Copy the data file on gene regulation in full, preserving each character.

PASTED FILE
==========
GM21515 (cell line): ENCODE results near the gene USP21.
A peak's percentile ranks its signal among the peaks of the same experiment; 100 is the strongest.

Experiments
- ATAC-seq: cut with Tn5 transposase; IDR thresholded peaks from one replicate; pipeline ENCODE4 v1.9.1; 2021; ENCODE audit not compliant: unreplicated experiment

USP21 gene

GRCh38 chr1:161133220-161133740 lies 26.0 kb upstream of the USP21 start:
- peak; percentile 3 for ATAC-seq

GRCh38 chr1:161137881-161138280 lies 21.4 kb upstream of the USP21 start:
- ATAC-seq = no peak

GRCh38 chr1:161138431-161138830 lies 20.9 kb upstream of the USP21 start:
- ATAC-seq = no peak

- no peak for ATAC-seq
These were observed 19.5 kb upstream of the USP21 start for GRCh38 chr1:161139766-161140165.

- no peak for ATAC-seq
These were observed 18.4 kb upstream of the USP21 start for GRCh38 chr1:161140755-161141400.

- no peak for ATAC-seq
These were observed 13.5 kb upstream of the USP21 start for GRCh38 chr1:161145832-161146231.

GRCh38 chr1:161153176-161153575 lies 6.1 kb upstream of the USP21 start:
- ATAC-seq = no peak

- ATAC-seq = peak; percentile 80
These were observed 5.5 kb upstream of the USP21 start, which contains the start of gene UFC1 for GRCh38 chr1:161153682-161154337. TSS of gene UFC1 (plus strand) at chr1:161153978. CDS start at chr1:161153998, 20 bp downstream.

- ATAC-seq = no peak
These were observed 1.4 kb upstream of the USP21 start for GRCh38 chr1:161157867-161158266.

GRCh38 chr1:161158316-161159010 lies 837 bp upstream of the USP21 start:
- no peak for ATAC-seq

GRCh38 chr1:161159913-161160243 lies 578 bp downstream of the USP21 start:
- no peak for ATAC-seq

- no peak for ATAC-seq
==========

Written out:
GM21515 (cell line): ENCODE results near the gene USP21.
A peak's percentile ranks its signal among the peaks of the same experiment; 100 is the strongest.

Experiments
- ATAC-seq: cut with Tn5 transposase; IDR thresholded peaks from one replicate; pipeline ENCODE4 v1.9.1; 2021; ENCODE audit not compliant: unreplicated experiment

USP21 gene

GRCh38 chr1:161133220-161133740 lies 26.0 kb upstream of the USP21 start:
- peak; percentile 3 for ATAC-seq

GRCh38 chr1:161137881-161138280 lies 21.4 kb upstream of the USP21 start:
- ATAC-seq = no peak

GRCh38 chr1:161138431-161138830 lies 20.9 kb upstream of the USP21 start:
- ATAC-seq = no peak

- no peak for ATAC-seq
These were observed 19.5 kb upstream of the USP21 start for GRCh38 chr1:161139766-161140165.

- no peak for ATAC-seq
These were observed 18.4 kb upstream of the USP21 start for GRCh38 chr1:161140755-161141400.

- no peak for ATAC-seq
These were observed 13.5 kb upstream of the USP21 start for GRCh38 chr1:161145832-161146231.

GRCh38 chr1:161153176-161153575 lies 6.1 kb upstream of the USP21 start:
- ATAC-seq = no peak

- ATAC-seq = peak; percentile 80
These were observed 5.5 kb upstream of the USP21 start, which contains the start of gene UFC1 for GRCh38 chr1:161153682-161154337. TSS of gene UFC1 (plus strand) at chr1:161153978. CDS start at chr1:161153998, 20 bp downstream.

- ATAC-seq = no peak
These were observed 1.4 kb upstream of the USP21 start for GRCh38 chr1:161157867-161158266.

GRCh38 chr1:161158316-161159010 lies 837 bp upstream of the USP21 start:
- no peak for ATAC-seq

GRCh38 chr1:161159913-161160243 lies 578 bp downstream of the USP21 start:
- no peak for ATAC-seq

- no peak for ATAC-seq